Why don’t we ask the tough questions?

Why do we wait to ask the tough questions until someone is on their deathbed, until it’s the last time we’ll see someone, or before we go our separate ways?

Why do we procrastinate until the final moment to ask someone the meaningful questions or tell them how we really feel?

Our hesitation to risk tasting the bitterness of life can stem from a multitude of reasons. Is it a touch of stoicism in all of us? Are we too scared of the answer? Can we handle the truth?

Would we rather live in a blissful ignorance than cope with the brutal honesty of life?

Would we actually do anything different?

This has been on my mind recently and it would be interesting to hear your thoughts. I’m an advocate for always saying what’s on your mind. Even if that means I come across as unpolished at times.

Life is too short to withhold how we feel. Isn’t it?

.

.

.

.

You can find E.L. Jayne’s poetry blog here: www.poemsandprose.travel.blog

33 thoughts on “Why don’t we ask the tough questions?

Add yours

  1. I’m an end of life doula for this very reason. Death is the only thing of which we can be 100% certain. I feel often that I am here shouting into the void, but doing what I can do to remove the taboo, superstition and fear from the questions. Thanks for adding your voice to the narrative.

    Liked by 7 people

    1. I’ve enjoyed reading about the Life/Death/Life cycle recently… it really makes a lot of sense. Unfortunately in my culture death is taboo and not talked about. Some things must die for new life to begin. It’s a necessary part of life. We must open ourselves to that which we intuitively know must come to an end, in order to make space for new energy and new life.

      Liked by 5 people

      1. Made me think of a book I read about life before life for some reason. Kind of an esoteric subject, but the book was a compilation of hundreds of accounts of people talking to people trying to connect with past lives. Of course it could be a combination of people’s imaginations and memories they don’t quite consciously remember. But if you’re open to it, well, it’s an interesting possibility.

        I think the prospect of death isn’t easy to accept. But I think when you do, it’s a good check on your ego. But it’s not that we find it “good”, necessarily. It’s the melancholy of it that makes it sobering.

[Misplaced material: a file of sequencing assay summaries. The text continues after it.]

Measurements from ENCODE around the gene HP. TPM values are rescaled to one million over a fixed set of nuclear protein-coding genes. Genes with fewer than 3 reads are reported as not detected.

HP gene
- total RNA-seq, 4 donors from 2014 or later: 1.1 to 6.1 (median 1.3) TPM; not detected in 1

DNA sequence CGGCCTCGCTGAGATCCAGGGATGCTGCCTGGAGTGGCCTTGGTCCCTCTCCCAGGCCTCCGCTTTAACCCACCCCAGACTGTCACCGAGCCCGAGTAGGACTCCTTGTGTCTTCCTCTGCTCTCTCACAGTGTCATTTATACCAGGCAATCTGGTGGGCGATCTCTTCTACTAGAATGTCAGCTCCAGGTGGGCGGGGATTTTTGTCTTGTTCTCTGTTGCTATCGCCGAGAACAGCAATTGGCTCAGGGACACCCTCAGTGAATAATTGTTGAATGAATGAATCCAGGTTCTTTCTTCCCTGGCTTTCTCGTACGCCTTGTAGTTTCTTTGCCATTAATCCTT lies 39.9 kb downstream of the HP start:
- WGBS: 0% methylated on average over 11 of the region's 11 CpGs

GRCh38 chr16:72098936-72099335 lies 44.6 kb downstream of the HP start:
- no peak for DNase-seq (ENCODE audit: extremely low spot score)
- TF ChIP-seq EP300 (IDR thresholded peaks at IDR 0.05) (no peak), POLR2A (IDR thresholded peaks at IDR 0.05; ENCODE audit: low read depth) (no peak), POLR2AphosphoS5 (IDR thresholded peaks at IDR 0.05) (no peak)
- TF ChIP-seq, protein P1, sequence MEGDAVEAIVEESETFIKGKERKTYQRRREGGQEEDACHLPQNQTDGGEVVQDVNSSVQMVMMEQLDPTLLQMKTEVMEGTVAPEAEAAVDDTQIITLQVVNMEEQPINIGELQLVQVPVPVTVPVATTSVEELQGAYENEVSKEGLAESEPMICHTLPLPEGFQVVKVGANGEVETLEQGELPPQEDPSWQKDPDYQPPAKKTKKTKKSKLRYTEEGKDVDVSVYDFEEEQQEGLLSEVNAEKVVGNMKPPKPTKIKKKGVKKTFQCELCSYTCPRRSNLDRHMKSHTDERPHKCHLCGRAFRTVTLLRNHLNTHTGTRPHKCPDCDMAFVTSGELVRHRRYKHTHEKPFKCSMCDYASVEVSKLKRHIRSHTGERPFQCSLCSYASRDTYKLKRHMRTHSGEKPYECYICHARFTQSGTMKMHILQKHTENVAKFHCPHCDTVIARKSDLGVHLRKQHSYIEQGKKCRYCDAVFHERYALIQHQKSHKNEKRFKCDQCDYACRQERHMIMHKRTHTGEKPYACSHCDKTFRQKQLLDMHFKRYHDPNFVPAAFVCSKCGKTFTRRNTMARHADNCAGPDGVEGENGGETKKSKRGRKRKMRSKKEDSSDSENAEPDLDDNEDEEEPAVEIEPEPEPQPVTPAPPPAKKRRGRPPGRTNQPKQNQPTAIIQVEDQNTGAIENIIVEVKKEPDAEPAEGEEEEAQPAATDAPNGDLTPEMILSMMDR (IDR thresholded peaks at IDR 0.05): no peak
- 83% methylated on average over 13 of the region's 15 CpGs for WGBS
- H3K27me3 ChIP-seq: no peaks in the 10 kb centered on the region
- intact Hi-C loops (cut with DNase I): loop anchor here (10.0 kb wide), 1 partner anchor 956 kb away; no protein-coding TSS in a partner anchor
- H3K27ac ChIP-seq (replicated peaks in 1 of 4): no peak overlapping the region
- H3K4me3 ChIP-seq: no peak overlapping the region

Like

  2. Hey Jayne, since my childhood, I have been reading short stories, listening to people say that honesty is the best policy. Brutal honesty is good in general, but, if you are in a setting where it can harm another person (I’m talking about a hypersensitive person or the image that the person has given to you is that of being a hypersensitive person), then you are tongue-tied and cannot speak your heart or be brutally honest. I loved your own answer “Is it a touch of stoicism in us all?” and subscribe to it. Perhaps there is.
    So, based on the circumstances and who you are speaking to (mostly if you’re talking about family members, you can estimate their personalities if you have spent enough time with them) and how open the relationship is, you can ask the tough questions. Most of us like staying inside our heads so there’s not enough courage to ask the tough questions. We are selfish and we don’t want to hear the harsh truth because it may shake up someone’s world.

    Could you give an example of a tough question you want to ask someone in your life?

    Liked by 3 people

    1. I do think it might be a touch of stoicism in us all, and also maybe in some cases, we already know the answer in our hearts. I definitely agree that we shouldn’t be harsh to sensitive people, I’m very empathetic and never want to hurt anyone’s feelings, but that doesn’t mean they still don’t deserve the truth. I see empathetic people in my life that see me as sensitive and may not want to ask me the tough questions for this same reason too. In the end, it always feels better to have clarity and work towards acceptance than to be believing a false reality… Is that also how you view honesty?

      Liked by 2 people

      1. Hey Jayne, surely, it is freeing to have clarity and yes, working towards acceptance is a possible solution some prefer, but everyone defines what their own reality is. We can never know what others think and believe is real is the same as what we think and believe in real. Hence your proposal about asking tough questions is the solution. At least it creates a dialogue to know a little more about the other person. Knowing a little more about the other person gives a sense of security, I feel.

        Like

  3. I’ve always been one of those people that will ask tough questions, but only if I think it’s necessary. If it’s just going to hurt people or upset them and no one gets anything out of it then don’t do it. But I think some of the best and most honest relationships and conversations can come from asking the tough questions, or challenging what feels comfortable or uncomfortable in the moment.

    Liked by 7 people

  4. “Why do we procrastinate until the final moment” . . . perhaps it’s because we’ve accepted the hopeful immortal fantasy that our final moment still remains in the future in lieu of acknowledging the reality that our dreadful mortal moment has arrived.

    Endeavor to live each day as it’s your last, thankful it wasn’t yesterday.

    Liked by 2 people

  5. Learning how to be human isn’t easy, communication notwithstanding. Like the energy of Chickadee, the truth doesn’t have to hurt. It can be expressed gently and with love. Easier said than done. But sometimes, saying aloud to someone, “how do I say this” or “I need to express this and really don’t want to come across harsh” are helpful ways to preface difficult conversations and tend to relax defenses. At the end of the day, authentic conversations feel empowering, even if nerve wracking. You can also check for understanding by asking someone what they took from what you say and inviting their feedback about your message. It’s how we help each other grow. Sometimes, this naturally leads to hitting the pause button in relationships, which is part of the risk of keeping it real.

    Liked by 1 person